I answered: Watch The World According to Monsanto on youtube.  It’s way long and boring but skip to the section on corn in Mexico, 1:25:20; it’s an eye-opener.
https://www.youtube.com/watch?v=N6_DbVdVo-k

1https://www.nytimes.com/2017/01/16/books/obamas-secret-to-surviving-the-white-house-years-books.html?_r=0
2https://www.theguardian.com/books/2017/jan/17/michael-chabon-zadie-smith-nominated-book-critics-award-margaret-atwood-national-book-critics-circle-
3https://notesfromthewest.wordpress.com/2016/12/04/connect-the-dots/

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Connect the Dots

December 4, 2016

Climate change is hard to think about not only because it’s complex and politically contentious, not only because it’s cognitively almost impossible to keep in mind the intricate relationships that tie together an oil well in Venezuela, Siberian permafrost, Saudi F-15s bombing a Yemeni wedding, subsidence along the Jersey Shore, albedo effect near Kangerlussuaq, the Pacific Decadal Oscillation, the polar vortex, shampoo, California cattle, the Great Pacific Garbage Patch, leukemia, plastic, paper, the Sixth Extinction, Zika, and the basic decisions we make every day, are forced to make every day, in a world we didn’t choose but were thrown into. No, it’s not just because it’s mind-bendingly difficult to connect the dots. Climate change is hard to think about because it’s depressing and scary.1

This is from (of course) the New York Times, a month and a half ago.  It took me a while to find the 15 connections.  I had never heard of the Sixth Extinction, so I read Elizabeth Kolbert’s book, The Sixth Extinction: An Unnatural History.  Had to research the albedo effect near Kangerlussuaq, the Pacific Decadal Oscillation, the polar vortex, shampoo.  So a challenge to you too.

You might also like to read the entire article, entitled When the Next Hurricane Hits Texas.  Great photo from the hurricane in 2008.

hurricane

The Worst Word in the English Language

…the website of Oxford Dictionaries called off its search for the worst word in the English language before I got a chance to have my say. When the survey was halted — the Oxford folks said that too many people were sending in offensive or insulting words — the word “moist” was in the lead…

I no longer think that the word I most dread in the English language is “maintenance.” That realization came to me not long ago, when I was in my car, by myself, at a red light. Ordinarily, I would have been thinking about the points and plugs of my car…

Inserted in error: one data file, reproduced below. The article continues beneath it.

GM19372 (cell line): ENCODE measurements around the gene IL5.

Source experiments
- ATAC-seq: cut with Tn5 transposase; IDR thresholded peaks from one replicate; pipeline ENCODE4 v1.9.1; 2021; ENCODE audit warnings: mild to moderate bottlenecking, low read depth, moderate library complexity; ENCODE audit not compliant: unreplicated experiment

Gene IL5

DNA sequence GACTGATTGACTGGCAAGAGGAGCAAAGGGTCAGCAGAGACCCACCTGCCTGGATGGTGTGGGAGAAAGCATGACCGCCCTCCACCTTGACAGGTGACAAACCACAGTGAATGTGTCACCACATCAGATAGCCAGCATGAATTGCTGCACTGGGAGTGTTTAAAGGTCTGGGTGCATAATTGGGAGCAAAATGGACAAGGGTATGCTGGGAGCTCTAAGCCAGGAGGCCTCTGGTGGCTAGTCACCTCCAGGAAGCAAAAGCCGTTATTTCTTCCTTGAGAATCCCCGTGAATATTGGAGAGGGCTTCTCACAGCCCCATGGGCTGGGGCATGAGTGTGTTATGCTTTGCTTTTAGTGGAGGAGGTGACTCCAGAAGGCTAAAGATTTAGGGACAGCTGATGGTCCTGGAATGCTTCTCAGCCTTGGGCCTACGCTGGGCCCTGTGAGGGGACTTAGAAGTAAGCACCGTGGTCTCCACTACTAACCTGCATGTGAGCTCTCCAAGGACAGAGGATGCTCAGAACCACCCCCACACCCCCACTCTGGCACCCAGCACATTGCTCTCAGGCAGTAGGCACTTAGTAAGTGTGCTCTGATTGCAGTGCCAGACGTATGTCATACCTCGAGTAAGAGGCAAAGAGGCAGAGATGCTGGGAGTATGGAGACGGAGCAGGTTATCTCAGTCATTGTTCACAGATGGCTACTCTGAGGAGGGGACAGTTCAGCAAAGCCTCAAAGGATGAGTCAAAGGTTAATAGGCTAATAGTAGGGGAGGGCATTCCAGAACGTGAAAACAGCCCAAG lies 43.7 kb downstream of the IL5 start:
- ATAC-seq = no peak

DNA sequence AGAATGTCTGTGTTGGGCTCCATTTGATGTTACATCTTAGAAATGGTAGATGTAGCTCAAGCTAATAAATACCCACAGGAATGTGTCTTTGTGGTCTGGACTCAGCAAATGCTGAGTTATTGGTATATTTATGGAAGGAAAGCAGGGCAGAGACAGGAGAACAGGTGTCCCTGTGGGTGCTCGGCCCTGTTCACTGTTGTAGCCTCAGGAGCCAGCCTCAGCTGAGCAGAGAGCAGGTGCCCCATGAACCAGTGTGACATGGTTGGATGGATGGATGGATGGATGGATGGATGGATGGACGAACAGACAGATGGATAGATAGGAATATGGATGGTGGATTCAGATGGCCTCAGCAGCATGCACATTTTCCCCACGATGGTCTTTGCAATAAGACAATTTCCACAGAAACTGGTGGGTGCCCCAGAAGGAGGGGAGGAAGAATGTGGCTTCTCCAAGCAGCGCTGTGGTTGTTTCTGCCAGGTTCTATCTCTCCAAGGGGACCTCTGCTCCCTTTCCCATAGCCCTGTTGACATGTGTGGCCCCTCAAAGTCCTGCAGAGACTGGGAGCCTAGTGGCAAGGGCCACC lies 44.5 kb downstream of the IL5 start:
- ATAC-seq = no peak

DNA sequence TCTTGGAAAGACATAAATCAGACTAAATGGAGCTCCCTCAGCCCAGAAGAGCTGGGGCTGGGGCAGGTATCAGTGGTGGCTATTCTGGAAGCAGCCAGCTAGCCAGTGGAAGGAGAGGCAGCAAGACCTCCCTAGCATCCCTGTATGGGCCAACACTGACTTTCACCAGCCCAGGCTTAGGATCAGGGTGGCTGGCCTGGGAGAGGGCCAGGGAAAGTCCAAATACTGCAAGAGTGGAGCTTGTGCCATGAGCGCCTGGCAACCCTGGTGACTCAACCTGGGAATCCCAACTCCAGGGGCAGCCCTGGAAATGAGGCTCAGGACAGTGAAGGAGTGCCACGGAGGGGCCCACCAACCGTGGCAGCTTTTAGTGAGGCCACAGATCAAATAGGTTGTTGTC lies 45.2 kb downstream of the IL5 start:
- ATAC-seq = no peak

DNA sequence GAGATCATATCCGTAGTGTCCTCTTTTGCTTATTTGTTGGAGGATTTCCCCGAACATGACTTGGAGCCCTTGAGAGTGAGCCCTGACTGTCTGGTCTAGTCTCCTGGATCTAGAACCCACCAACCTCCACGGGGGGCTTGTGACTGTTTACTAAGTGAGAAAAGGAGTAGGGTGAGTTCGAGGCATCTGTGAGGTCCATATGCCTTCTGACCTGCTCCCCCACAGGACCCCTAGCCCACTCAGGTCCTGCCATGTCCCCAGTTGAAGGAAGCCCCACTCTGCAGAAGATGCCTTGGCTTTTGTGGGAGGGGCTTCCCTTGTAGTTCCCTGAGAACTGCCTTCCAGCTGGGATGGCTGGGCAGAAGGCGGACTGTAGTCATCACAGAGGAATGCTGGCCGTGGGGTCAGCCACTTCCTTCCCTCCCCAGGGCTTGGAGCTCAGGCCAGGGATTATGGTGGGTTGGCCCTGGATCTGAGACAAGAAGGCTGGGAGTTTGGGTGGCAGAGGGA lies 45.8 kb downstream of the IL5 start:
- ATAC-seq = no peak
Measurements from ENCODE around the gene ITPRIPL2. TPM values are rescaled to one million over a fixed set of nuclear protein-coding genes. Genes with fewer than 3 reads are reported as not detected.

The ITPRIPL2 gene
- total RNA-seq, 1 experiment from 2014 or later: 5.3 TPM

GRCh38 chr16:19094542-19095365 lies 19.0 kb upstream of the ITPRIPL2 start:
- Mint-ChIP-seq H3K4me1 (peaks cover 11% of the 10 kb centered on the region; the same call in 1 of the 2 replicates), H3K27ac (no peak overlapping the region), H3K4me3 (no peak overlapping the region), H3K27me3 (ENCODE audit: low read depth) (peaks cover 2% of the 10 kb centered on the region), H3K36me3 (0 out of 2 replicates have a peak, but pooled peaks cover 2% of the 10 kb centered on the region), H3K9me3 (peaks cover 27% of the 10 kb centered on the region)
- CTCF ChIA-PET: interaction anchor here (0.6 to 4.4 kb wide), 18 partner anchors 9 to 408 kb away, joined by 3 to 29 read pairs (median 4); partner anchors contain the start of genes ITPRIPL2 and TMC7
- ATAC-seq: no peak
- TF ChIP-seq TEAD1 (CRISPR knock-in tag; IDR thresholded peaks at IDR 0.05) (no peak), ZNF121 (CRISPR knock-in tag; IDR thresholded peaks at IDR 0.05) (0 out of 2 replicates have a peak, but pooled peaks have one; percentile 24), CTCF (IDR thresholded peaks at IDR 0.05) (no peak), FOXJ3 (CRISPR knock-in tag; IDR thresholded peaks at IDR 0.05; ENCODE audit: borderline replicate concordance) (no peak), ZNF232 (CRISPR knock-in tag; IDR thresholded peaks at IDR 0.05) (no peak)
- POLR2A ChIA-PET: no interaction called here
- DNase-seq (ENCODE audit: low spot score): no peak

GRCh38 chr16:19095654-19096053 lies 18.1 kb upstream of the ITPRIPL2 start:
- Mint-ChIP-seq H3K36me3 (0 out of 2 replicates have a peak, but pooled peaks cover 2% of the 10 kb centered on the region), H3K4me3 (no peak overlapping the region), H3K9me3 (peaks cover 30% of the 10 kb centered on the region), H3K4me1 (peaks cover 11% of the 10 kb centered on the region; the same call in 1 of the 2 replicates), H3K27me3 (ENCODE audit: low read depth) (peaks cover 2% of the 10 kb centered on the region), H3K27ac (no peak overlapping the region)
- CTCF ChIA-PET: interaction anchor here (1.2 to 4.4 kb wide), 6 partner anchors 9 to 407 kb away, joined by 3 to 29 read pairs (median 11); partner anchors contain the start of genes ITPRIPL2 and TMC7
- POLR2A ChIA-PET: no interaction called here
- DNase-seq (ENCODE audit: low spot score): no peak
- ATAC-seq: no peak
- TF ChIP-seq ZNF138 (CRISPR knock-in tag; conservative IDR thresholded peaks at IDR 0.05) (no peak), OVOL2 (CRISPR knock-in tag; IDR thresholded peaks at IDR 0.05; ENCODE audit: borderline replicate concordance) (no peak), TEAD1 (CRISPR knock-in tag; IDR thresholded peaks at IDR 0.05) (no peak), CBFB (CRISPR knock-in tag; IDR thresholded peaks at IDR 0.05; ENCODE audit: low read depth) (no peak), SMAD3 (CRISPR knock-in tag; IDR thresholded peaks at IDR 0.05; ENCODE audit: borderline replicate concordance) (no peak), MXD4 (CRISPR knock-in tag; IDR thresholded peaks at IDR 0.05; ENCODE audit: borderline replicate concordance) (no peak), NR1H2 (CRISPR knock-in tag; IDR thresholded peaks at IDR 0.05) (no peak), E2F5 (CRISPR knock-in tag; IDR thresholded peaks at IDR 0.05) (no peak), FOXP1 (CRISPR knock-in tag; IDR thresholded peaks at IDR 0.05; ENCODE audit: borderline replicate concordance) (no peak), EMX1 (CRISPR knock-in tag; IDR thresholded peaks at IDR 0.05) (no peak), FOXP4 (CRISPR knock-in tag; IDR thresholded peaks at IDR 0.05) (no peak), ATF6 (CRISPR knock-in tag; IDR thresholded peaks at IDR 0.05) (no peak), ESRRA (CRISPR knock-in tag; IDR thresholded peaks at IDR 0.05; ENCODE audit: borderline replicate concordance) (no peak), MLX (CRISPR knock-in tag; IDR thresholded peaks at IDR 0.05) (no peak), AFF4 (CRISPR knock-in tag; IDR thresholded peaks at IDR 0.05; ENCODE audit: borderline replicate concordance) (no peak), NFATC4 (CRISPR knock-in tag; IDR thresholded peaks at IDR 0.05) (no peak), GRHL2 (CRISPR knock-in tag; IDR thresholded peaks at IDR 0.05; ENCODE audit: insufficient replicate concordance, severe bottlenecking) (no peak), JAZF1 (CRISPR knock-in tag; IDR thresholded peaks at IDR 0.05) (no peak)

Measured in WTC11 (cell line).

And here we come to the word in the English language that I now most dread: “Upgrade…”

Here’s how I imagine an upgrade to a computer operating system comes about. In the offices of a tech company in some West Coast loft building, Jason and Justin, two impossibly young-looking techies, are having a desultory conversation after finishing their 10th Ping-Pong game of the day. They’re killing time until the weekly foosball tournament starts.

“You know,” Jason says, “I think most of them are getting so they can find their calendars and their contacts pretty easily.” (“Them” is Jason’s word for grown-ups.)

“Remember how much fun it was to complicate the way to get to contacts on that smartphone we worked on?” Justin asks.

“Are you thinking what I’m thinking?” Jason replies. An expression of intense anticipation comes over their faces. They resemble the fraternity boys in “Animal House” just before someone yells “Food fight!” Suddenly, Jason and Justin shout in unison, “Upgrade!”2

I have to agree with Calvin Trillin.  (He’s an American journalist, humorist, food writer, poet, memoirist and novelist.  One of his most famous quotes is, The most remarkable thing about my mother is that for thirty years she served the family nothing but leftovers. The original meal has never been found.)  Read the entire article – it’s quite humorous.  And see my blog on that subject, when I upgraded.3

Cuba

I have no comment on Castro’s death.  But I do recommend that you read Cuba Diaries: An American Housewife in Havana, by Isadora Tattlin.  One of our art group recommended it, and I read it before we went to Cuba in 2012.  You can read my blogs, starting with this one: https://notesfromthewest.wordpress.com/2012/06/01/cuba-day-1/

Work

Shall get a pile of essays on Wednesday. (That supplements my weight training.)  My last day of school is December 16th.  Have gotten to like most of these students.  Shall I miss teaching?  Yes and no.

1http://www.nytimes.com/2016/10/09/opinion/sunday/when-the-hurricane-hits-texas.html?_r=0
2
http://www.nytimes.com/2016/11/25/books/review/calvin-trillin-on-the-scariest-word.html?_r=0
3https://notesfromthewest.wordpress.com/2015/07/11/computers/